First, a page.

Eight years have passed since the careless use of a single model nearly killed Wall Street. The Gaussian copula, which was used indiscriminately to capture the underlying dependence structure of trillions of dollars of securitised products, led to one of the grimmest episodes in the history of finance. In a single stark example, it proved to the industry just how bad model risk can be.
Previously, the issue of model risk didn't command much attention. Banks would have a handful of validators signing off on individual models, traders were often endowed with control over the models they used and discussions about model risk were typically not escalated to the board.
But times have changed, thanks largely to guidance issued by the US Federal Reserve Board and Office of the Comptroller of the Currency in 2011. Their Supervisory guidance on model risk management is commonly known as SR 11-7.
The US guidance lays down a definition of a model – one some dealers consider to be so broad that even tools such as Excel spreadsheets used for rating customers could be caught by it. Among other things, it requires banks to separate model use and development from validation, set up a consolidated firm-wide model risk function, maintain an inventory of all models, and fully document their design and use.
The result is that model risk management teams have grown tenfold and the number of validations some banks are carrying out has tripled. Prior to SR 11-7, large banks would have had to validate up to 100 models a year. Now, this figure is closer to 300. More fundamentally, power over models has been snatched away from traders and some worry that modelling innovations face too many bureaucratic obstacles.
The motivation behind the US guidance is clear: banks were reckless with their use of models, and that sort of culture can no longer fly. However, they are left scrambling for resources. The rules have placed severe strain on banks' model risk management teams, some of which say they are now having difficulty recruiting the right staff.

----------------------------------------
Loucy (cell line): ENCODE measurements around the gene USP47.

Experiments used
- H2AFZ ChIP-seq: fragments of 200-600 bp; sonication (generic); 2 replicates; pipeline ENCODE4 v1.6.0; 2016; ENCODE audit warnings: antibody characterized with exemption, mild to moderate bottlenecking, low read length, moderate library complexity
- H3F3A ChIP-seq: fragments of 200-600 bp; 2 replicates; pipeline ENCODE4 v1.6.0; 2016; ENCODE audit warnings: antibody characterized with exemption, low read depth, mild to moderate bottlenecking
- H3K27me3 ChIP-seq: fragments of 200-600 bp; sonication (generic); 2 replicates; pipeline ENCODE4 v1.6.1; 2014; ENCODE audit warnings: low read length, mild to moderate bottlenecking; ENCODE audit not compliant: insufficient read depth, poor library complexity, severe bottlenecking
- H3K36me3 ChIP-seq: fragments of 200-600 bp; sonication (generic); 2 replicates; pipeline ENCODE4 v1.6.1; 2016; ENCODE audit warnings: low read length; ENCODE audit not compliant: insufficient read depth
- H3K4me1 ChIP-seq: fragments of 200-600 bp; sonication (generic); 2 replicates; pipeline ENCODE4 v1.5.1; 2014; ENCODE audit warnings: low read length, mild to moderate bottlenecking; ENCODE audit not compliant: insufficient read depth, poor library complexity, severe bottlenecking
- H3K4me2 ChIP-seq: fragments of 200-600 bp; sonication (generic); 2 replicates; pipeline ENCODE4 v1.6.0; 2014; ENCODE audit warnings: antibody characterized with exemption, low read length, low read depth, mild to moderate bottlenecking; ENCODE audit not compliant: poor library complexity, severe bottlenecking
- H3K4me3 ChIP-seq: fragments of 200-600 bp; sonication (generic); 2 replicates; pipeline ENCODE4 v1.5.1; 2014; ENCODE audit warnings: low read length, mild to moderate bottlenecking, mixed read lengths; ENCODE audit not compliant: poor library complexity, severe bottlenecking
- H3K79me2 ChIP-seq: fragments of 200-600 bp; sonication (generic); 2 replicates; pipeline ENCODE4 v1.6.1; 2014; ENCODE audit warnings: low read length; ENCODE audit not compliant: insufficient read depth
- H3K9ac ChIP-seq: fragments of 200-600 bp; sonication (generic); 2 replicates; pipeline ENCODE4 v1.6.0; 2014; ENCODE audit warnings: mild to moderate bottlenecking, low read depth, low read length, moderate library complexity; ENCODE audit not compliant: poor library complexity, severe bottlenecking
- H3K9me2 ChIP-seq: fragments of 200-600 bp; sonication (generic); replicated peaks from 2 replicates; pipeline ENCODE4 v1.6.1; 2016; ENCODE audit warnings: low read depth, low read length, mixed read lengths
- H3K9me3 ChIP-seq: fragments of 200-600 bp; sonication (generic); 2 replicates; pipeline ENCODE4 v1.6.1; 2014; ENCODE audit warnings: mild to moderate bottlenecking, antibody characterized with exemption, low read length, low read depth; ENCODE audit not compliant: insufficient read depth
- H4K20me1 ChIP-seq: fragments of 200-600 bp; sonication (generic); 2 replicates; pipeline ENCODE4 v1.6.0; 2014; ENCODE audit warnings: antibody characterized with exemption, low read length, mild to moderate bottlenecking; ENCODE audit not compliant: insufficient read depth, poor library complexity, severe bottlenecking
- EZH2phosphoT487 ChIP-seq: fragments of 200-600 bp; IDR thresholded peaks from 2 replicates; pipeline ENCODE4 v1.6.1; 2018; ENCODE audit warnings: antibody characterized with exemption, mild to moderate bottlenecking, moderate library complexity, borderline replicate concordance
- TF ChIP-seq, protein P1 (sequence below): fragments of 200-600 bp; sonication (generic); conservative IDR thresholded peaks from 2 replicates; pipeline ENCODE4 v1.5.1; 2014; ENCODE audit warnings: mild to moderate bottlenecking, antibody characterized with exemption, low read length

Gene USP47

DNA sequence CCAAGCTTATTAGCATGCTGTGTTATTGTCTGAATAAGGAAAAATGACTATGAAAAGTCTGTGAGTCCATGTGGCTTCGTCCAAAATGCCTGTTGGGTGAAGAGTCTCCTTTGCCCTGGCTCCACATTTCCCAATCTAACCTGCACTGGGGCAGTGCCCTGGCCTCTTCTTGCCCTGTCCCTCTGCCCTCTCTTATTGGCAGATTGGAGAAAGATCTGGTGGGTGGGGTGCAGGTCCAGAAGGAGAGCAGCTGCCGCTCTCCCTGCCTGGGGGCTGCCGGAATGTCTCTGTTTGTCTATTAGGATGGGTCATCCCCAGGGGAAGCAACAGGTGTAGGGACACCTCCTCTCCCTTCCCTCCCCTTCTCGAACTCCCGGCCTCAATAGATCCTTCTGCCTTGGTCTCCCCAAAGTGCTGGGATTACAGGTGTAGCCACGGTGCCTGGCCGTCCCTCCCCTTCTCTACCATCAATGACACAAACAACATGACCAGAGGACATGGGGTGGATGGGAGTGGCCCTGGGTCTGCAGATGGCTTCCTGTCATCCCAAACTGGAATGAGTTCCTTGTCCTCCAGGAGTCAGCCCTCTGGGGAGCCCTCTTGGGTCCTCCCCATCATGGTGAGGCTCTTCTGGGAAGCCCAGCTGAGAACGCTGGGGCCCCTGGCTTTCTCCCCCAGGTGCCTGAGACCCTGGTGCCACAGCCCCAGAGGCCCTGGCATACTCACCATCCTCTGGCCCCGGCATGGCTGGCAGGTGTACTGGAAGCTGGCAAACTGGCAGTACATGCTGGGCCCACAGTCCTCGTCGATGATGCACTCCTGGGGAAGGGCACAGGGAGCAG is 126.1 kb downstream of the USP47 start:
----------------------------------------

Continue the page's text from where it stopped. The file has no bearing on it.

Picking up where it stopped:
This situation is likely to worsen once more non-US banks begin following the guidance. At the moment, guidance similar to SR 11-7 doesn't exist outside the US. But some European supervisors, such as the UK's Prudential Regulation Authority and Switzerland's Finma, are pressing their banks to align with it. This is seen as the beginning of a broader shift. If non-US regulators increasingly apply the US approach and require banks to up their model risk management efforts, resources might become even scarcer.
Moreover, no regulatory compliance story is complete without banks trying to find loopholes to beat the rules – in this case, trying to sneak models past the tighter governance regime by claiming they are, in fact, something else. That means defining models in such a way that they do not have to be validated, or creating ‘super models' that generate other models, but only putting one single model through validation.
If the supervision of other risks – such as market and credit risk – has taught us anything, it is that there is a long way to go before both regulators and banks learn how to manage a risk appropriately, and model risk is no exception. SR 11-7 takes that essential first step, although at the cost of putting a strain on banks' resources. But at least it is a reasonably good start to taking care of an eight-year-old problem.